Migraine and pregnancy

Although migraine is less active for many women during pregnancy when hormonal levels are high and more stable, migraine may begin for the first time during pregnancy, especially in the first trimester.

Many women with menstrually related migraine without aura or migraine with aura have little headache during pregnancy, only to have the attacks return with resumption of the menstrual cycle. During pregnancy usually migraine with aura is seen.Uknis and Silberstein writing in Headache in 1991 on “Migraine and Pregnancy” presented a case: A 27-year-old woman with no family or personal history of migraine presented with headache associated with unilateral paresthesias and blurred vision. This was her first, and so far only, attack of migraine with aura and led to the diagnosis of her pregnancy and to this review.

Uknis and Silberstein also stated: Preexisting migraine usually improves with pregnancy, particularly if it was associated with menstrual migraine. Headache occurs frequently in the post-partum period, particularly in known migraineurs. Migraineurs have no increased risk of complications during pregnancy and their children have no increased incidence of birth defects. Silberstein and Merriam writing in 1991 in Neurology on “Estrogens, progestins, and headache” stated: Migraine may worsen in the first trimester of pregnancy; many women become headache-free during later pregnancy, but 25% have no change. Menstrual migraine typically improves with pregnancy, perhaps due to sustained high estrogen levels. Migraine frequency decreases with advancing age, but may either regress of worsen at the menopause. For pregnant migraineurs there may be an increase in complicated migraine and pre-eclamptic toxemia. f40l The triptan drugs are not indicated during pregnancy and so most patients use simple, supportive treatment like bed rest, cold rags, acetaminophen, and occasional Vicodin (hydrocodone).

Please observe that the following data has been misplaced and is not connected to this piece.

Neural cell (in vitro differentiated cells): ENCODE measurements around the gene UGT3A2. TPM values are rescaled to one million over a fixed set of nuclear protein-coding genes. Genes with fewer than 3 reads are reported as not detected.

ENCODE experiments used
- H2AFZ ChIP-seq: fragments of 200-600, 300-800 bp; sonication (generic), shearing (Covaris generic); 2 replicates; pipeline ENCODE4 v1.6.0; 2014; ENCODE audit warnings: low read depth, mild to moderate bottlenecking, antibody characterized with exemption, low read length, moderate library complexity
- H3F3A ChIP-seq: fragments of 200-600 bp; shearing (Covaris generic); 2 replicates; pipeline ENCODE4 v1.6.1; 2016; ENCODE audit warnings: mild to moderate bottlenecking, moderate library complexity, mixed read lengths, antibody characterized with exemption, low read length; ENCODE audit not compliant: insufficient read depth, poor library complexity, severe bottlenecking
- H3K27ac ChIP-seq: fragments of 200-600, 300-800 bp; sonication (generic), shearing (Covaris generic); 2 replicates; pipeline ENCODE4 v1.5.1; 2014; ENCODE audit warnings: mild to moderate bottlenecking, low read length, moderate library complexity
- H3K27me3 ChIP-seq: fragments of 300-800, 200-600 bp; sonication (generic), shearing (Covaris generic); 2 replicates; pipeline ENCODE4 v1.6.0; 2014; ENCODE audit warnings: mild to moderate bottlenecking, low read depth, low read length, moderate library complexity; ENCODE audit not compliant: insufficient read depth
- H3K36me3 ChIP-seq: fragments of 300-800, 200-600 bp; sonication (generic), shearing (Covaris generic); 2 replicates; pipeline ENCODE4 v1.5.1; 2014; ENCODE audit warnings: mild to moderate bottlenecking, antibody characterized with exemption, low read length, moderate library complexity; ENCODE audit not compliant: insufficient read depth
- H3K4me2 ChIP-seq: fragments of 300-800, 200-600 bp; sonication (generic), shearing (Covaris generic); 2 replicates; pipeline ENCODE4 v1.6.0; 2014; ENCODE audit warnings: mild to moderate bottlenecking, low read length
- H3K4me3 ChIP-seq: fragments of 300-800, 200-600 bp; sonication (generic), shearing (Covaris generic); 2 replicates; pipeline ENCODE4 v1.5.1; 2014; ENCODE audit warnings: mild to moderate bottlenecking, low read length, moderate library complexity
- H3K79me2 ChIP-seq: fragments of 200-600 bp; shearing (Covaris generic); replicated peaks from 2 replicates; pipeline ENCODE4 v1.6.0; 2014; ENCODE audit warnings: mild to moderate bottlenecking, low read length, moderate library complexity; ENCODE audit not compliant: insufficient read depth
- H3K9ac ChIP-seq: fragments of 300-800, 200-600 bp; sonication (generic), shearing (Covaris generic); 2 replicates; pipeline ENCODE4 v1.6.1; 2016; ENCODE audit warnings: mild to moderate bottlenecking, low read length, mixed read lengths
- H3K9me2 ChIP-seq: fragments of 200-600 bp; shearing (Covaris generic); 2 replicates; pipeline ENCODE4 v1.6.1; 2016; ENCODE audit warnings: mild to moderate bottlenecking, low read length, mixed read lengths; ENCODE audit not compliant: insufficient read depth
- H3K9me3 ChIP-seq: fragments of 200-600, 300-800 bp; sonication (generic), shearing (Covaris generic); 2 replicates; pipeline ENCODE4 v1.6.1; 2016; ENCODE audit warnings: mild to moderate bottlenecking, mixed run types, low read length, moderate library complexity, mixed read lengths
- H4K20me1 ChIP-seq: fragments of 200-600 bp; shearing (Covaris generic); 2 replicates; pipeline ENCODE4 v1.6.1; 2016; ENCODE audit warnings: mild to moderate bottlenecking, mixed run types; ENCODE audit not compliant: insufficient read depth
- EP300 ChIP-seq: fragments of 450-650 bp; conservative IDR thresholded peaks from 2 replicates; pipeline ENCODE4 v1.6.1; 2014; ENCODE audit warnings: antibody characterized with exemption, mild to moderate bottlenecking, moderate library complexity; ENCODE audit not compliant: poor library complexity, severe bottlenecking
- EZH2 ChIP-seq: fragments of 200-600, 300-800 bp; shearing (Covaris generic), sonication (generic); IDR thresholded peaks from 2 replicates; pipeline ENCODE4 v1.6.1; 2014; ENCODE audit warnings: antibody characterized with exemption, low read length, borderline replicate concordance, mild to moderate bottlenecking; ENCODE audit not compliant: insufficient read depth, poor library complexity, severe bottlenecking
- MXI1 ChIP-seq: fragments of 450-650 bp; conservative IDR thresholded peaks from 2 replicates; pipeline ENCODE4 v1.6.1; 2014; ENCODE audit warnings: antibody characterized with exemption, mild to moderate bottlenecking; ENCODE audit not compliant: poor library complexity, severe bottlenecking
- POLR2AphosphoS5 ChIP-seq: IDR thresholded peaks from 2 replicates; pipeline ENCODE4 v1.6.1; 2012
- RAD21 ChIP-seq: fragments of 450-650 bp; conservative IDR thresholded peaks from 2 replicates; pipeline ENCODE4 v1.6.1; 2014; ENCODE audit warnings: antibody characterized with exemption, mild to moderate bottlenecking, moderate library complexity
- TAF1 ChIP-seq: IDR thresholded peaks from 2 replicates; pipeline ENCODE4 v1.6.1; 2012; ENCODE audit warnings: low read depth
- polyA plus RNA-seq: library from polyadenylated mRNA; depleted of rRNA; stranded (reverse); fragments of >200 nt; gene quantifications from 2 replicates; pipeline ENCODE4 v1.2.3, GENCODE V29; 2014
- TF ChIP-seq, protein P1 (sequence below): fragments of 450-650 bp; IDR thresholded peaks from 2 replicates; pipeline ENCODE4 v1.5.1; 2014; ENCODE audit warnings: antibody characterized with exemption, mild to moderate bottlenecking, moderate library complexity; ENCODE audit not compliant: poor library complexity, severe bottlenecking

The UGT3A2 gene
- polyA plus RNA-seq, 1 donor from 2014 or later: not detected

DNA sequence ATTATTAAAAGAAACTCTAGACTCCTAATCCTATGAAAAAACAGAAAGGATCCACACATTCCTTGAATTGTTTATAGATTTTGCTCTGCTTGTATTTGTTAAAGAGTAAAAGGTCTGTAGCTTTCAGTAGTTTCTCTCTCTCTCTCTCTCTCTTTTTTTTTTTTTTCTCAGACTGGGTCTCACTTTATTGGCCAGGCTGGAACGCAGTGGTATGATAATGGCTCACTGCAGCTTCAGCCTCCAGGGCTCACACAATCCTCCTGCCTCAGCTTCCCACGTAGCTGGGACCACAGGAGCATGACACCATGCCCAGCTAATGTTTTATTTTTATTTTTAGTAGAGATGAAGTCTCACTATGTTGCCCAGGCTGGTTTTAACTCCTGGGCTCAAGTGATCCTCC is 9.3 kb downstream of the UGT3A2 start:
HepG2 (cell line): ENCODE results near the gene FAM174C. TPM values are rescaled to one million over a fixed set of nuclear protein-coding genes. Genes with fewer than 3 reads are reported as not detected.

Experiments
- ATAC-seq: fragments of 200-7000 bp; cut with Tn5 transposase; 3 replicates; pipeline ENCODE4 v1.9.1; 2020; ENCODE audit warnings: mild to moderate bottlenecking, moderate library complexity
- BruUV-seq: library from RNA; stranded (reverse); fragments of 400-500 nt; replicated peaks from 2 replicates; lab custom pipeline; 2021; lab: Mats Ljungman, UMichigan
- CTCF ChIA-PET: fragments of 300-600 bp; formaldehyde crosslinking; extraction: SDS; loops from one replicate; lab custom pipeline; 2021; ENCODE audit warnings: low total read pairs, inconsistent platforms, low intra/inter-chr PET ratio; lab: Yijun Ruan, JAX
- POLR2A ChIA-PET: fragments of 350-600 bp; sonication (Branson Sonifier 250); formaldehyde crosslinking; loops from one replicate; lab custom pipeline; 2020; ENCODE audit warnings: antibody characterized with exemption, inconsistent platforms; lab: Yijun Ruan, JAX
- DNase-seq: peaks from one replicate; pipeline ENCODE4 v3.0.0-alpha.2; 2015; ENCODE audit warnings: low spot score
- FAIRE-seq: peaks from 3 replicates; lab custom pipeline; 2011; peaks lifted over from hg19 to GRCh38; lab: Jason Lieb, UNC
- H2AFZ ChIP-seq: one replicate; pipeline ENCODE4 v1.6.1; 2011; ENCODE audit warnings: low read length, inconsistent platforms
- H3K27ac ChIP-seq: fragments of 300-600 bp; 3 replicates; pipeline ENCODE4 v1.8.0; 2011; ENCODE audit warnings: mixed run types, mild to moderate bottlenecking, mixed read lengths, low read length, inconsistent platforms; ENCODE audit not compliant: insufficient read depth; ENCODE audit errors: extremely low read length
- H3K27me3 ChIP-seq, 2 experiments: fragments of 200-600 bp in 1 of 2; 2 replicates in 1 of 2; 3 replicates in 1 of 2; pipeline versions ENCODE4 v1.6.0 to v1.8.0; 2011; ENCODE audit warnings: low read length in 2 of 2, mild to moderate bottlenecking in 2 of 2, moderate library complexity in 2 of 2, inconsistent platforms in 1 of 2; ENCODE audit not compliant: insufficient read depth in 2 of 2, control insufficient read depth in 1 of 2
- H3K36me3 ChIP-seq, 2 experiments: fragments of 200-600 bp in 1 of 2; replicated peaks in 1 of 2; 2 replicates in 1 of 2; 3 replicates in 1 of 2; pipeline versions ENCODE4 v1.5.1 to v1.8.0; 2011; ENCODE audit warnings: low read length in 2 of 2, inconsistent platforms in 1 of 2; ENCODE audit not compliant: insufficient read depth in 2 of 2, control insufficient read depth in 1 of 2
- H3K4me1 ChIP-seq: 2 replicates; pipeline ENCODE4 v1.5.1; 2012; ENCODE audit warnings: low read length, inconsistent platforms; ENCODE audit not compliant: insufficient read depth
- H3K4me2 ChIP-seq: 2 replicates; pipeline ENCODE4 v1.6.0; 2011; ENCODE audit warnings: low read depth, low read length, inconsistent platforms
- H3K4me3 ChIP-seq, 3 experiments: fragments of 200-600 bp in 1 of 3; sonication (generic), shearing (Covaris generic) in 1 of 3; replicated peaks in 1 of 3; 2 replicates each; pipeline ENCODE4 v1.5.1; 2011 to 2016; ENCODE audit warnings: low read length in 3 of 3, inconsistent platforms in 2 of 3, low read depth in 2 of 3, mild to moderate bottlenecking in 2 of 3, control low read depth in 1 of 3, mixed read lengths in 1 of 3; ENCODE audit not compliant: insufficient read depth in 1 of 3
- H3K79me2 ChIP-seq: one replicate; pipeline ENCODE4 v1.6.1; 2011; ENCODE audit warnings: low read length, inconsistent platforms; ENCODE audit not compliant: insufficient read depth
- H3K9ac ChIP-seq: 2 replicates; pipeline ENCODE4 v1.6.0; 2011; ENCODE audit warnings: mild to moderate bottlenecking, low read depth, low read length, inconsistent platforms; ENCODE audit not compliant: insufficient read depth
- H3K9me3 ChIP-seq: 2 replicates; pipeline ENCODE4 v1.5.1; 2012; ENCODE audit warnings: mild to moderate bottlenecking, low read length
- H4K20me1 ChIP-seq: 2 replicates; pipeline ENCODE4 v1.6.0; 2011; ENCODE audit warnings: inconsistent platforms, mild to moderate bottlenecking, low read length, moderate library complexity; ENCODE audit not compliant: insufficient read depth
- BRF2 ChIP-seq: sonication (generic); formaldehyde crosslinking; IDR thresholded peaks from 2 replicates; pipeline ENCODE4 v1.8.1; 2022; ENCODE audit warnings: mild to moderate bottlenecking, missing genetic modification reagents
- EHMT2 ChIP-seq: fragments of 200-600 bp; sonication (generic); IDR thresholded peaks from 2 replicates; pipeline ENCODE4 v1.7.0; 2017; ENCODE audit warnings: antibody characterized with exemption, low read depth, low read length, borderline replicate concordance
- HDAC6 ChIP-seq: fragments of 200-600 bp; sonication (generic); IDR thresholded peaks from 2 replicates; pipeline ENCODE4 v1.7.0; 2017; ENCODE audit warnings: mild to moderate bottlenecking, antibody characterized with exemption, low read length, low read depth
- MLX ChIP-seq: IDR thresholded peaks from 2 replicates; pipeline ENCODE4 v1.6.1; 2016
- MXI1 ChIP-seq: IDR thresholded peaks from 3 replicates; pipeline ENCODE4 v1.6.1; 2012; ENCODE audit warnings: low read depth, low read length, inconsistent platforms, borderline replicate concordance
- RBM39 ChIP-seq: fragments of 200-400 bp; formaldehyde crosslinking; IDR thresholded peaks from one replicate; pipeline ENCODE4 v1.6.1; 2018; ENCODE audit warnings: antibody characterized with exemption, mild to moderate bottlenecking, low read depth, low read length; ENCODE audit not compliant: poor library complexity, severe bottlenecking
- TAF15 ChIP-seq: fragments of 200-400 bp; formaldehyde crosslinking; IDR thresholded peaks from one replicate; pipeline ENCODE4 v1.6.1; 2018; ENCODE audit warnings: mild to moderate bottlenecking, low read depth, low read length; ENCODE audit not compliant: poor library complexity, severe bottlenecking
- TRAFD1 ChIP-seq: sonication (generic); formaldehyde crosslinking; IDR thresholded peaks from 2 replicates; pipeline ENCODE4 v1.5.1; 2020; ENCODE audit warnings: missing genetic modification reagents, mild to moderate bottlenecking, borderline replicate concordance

At the American Academy of Neurology Annual Meeting in 2007, Cheryl Bushnell, M.D. from Duke University reported “a very close association between migraine and vascular disease” during pregnancy. This study found that women who suffer migraine attacks while

pregnant have an increased risk of stroke, heart attack, blood clots, preeclampsia, and other vascular problems. Dr. Bushnell said:

Women with persistent migraine during pregnancy should be aware of their risk factors, such as high blood pressure, high cholesterol, diabetes, history of blood clots, heart disease, and prior stroke. Good prenatal care is essential.

In general a clinical neurologic examination but no imaging is performed on the pregnant patient with migraine, although CAT and MRI scans have been performed occasionally for special situations with no untoward results.